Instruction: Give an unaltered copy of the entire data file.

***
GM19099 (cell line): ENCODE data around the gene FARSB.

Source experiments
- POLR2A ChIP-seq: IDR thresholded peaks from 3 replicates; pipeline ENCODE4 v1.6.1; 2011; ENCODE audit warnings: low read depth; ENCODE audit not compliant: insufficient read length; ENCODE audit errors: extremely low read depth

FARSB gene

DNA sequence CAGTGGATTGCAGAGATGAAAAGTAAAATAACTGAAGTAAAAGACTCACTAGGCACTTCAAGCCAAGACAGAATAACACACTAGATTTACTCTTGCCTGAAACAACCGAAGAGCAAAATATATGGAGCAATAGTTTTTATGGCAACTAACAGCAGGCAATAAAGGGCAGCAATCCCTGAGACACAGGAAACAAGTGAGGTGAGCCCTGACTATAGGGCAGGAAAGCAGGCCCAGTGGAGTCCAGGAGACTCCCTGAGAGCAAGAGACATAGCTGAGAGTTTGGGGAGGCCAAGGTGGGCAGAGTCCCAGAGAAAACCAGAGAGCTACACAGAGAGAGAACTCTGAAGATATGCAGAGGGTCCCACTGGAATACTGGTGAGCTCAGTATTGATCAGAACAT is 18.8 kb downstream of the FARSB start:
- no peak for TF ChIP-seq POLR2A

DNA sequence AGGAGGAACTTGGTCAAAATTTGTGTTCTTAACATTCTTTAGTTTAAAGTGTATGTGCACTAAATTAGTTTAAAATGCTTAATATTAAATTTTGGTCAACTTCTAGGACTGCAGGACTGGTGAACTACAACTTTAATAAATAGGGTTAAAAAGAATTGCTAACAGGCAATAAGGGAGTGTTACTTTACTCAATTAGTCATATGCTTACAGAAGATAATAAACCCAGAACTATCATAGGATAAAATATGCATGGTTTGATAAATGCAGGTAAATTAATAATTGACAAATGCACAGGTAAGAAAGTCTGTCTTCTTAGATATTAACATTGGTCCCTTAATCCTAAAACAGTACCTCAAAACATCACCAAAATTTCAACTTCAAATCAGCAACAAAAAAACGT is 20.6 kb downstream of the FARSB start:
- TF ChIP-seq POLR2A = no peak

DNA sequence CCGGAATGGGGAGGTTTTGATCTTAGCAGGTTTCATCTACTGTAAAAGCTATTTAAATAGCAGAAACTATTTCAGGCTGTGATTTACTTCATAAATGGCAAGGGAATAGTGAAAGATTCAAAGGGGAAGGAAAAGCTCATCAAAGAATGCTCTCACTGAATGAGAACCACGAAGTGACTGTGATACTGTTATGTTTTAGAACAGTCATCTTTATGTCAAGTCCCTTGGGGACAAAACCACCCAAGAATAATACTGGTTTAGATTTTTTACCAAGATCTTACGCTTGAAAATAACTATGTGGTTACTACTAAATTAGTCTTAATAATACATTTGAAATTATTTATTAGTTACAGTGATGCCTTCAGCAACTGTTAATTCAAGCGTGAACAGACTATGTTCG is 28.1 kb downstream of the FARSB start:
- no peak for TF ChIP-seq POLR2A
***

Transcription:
GM19099 (cell line): ENCODE data around the gene FARSB.

Source experiments
- POLR2A ChIP-seq: IDR thresholded peaks from 3 replicates; pipeline ENCODE4 v1.6.1; 2011; ENCODE audit warnings: low read depth; ENCODE audit not compliant: insufficient read length; ENCODE audit errors: extremely low read depth

FARSB gene

DNA sequence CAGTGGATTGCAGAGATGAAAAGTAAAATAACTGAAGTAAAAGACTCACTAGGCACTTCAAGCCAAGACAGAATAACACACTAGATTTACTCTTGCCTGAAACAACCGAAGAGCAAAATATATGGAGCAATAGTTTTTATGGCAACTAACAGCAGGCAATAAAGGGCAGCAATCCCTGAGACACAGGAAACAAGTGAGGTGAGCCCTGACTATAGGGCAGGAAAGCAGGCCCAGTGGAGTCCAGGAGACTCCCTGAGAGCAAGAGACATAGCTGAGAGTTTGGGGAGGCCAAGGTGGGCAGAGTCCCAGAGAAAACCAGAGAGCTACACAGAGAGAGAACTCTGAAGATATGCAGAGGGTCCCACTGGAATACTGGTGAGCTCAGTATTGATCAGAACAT is 18.8 kb downstream of the FARSB start:
- no peak for TF ChIP-seq POLR2A

DNA sequence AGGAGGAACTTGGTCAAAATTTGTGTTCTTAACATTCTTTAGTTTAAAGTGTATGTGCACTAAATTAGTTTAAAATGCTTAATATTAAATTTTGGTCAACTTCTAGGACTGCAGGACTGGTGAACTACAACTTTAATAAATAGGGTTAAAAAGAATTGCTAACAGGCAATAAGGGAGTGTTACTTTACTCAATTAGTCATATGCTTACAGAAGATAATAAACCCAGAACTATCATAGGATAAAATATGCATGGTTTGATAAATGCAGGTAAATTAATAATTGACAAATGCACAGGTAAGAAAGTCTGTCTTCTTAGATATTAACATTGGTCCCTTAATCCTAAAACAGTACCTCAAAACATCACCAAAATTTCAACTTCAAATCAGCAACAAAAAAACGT is 20.6 kb downstream of the FARSB start:
- TF ChIP-seq POLR2A = no peak

DNA sequence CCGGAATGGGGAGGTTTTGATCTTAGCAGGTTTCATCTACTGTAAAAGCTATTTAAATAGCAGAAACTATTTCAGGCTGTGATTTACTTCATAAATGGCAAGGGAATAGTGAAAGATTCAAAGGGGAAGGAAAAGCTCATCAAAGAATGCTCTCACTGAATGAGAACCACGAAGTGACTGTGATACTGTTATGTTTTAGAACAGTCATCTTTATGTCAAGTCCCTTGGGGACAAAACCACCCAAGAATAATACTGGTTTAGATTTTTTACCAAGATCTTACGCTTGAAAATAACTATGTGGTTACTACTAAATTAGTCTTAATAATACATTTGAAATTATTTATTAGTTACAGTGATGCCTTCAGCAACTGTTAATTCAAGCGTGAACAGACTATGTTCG is 28.1 kb downstream of the FARSB start:
- no peak for TF ChIP-seq POLR2A